Haere mai! Welcome to Mairtown Kindergarten's blog.

Nau Mai Haere mai. Welcome to Mairtown Kindergarten's blog.

21 Princes Street, Kensington, Whangarei, New Zealand

Phone: 09 437 2742

Email: mairtown@nka.org.nz

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Monday, 30 July 2018

Kindness in our Hearts

Much of last term we started looking at the book ‘In my heart – a book of feelings’ by Jo Wilek. This is a beautiful book and a wonderful way in which to explore emotions and feelings with children. The book tells the story of a little girl whose heart experiences many different emotions, and tells us: 
Sometimes my heart feels like a big yellow star, shiny and bright.
I smile from ear to ear and twirl around so fast,
I feel as if I could take off into the sky.
This is when my heart is happy.

Happiness, sadness, bravery, anger, shyness are all emotions the girl in the story explores because…our hearts can feel so many feelings! Some make us feel as light as a balloon, others as heavy as an elephant. 

When we first began to explore this book, we talked about the range of emotions this girl was feeling, how they physically affected her, and how her heart responded to each one. No doubt, because of the thoughtful yet direct words alongside the illustrations in this book – all the children at Mairtown could easily relate to this girl and started to share some of the ways their hearts have felt happy, sad, silly, angry and so on.

Exploring the different emotions that we all at some point feel, is an interesting topic to work on with children. For instance all of us at times feel angry or frustrated, sometimes we may feel shy or at times sad, and I believe it’s important for children to know that these emotions are normal; this is what it means to be human, it is how we deal with these emotions that is important for us.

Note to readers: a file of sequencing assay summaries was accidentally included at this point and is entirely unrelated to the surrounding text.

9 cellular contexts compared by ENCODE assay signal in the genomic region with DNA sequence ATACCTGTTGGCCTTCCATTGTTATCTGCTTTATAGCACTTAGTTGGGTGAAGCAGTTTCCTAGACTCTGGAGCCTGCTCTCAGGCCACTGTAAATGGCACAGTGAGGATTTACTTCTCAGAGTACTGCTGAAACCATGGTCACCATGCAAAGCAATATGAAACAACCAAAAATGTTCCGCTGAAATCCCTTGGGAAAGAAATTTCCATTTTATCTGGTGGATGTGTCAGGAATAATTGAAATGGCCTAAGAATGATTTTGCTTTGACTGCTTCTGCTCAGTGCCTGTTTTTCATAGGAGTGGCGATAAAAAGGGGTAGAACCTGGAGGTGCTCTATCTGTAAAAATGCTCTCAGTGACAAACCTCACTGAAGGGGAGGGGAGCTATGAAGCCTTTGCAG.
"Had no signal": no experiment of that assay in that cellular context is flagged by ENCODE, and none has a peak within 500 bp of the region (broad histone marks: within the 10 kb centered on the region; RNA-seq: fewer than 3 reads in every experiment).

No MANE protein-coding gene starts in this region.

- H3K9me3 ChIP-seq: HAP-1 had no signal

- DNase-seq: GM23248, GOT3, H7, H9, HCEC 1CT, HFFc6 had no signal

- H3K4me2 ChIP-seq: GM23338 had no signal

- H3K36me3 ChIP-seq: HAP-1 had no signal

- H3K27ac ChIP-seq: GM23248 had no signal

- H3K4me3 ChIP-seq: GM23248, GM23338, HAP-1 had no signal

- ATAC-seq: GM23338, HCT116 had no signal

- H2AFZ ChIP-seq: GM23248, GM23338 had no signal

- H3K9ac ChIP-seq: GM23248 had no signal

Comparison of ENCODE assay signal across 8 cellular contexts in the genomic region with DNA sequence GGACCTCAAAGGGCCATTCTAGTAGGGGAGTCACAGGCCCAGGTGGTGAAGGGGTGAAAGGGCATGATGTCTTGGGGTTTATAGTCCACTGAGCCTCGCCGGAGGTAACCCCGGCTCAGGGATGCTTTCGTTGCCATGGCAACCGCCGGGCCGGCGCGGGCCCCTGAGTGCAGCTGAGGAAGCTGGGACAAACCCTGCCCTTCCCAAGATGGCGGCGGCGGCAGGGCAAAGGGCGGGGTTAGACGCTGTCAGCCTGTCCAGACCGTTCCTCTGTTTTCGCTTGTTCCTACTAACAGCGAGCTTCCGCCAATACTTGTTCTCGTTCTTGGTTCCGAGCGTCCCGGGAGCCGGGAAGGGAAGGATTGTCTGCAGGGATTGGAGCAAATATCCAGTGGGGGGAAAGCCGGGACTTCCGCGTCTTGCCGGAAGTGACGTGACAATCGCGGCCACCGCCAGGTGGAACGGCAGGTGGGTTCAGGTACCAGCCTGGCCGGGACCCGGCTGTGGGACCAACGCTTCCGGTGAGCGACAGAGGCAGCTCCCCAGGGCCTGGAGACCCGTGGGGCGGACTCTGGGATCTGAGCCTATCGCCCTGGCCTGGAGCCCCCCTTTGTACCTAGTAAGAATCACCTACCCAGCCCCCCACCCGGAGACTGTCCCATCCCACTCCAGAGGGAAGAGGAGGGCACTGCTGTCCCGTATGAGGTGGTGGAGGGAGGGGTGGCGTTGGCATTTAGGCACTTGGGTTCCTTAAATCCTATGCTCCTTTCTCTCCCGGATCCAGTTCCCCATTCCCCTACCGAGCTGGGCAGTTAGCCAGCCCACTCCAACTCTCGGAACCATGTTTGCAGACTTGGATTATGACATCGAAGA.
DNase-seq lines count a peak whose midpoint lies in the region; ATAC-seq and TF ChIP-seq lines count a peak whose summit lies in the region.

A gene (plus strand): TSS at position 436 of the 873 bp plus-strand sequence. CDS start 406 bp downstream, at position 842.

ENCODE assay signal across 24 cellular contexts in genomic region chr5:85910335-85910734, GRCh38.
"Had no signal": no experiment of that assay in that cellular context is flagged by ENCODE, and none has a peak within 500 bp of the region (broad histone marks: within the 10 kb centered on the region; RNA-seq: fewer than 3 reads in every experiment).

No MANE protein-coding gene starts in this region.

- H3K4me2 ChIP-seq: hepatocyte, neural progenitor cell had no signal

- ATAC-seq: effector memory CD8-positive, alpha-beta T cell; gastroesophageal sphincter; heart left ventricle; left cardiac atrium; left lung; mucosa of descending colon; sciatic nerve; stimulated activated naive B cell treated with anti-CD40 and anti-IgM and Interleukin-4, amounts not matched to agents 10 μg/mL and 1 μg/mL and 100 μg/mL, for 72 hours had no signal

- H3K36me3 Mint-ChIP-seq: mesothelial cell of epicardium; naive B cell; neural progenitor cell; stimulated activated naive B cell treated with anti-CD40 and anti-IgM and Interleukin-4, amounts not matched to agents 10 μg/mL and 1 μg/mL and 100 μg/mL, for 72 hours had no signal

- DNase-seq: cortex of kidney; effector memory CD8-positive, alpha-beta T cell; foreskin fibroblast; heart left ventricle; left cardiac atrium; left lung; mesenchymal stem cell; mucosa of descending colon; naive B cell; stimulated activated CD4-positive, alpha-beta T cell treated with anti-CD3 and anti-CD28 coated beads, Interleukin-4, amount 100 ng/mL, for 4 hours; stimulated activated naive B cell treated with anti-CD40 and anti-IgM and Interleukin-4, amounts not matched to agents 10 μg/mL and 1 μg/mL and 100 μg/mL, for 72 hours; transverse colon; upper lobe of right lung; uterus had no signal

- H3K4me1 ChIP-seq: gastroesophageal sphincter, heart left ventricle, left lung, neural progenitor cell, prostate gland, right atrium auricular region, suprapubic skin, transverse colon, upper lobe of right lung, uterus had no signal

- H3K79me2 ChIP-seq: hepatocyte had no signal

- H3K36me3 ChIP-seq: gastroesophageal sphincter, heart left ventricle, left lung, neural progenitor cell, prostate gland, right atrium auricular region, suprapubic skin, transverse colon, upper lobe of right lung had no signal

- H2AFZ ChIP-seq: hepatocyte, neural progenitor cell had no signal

Using this book as a provocation lead to many interesting conversations with the children. As I often do, I also invited the children to explore this topic of emotions using the language of art. Many drew hearts and narrated their words to me, whilst others drew moments in time that had made their hearts feel a particular way. 

Talking about our emotions is a topic many early childhood centres often engage in, as early childhood is when children begin developing their social and emotional skills, which leads onto  influencing their mental health and well-being, both now and in the future (Kidsmatter)

Children learn the meaning of emotions; what they feel like, what can cause them, how to understand and express these feelings and how to analyse social situations, all through the important relationships in their life's including their whānau and caregivers, family friends, their peers and their early childhood teachers.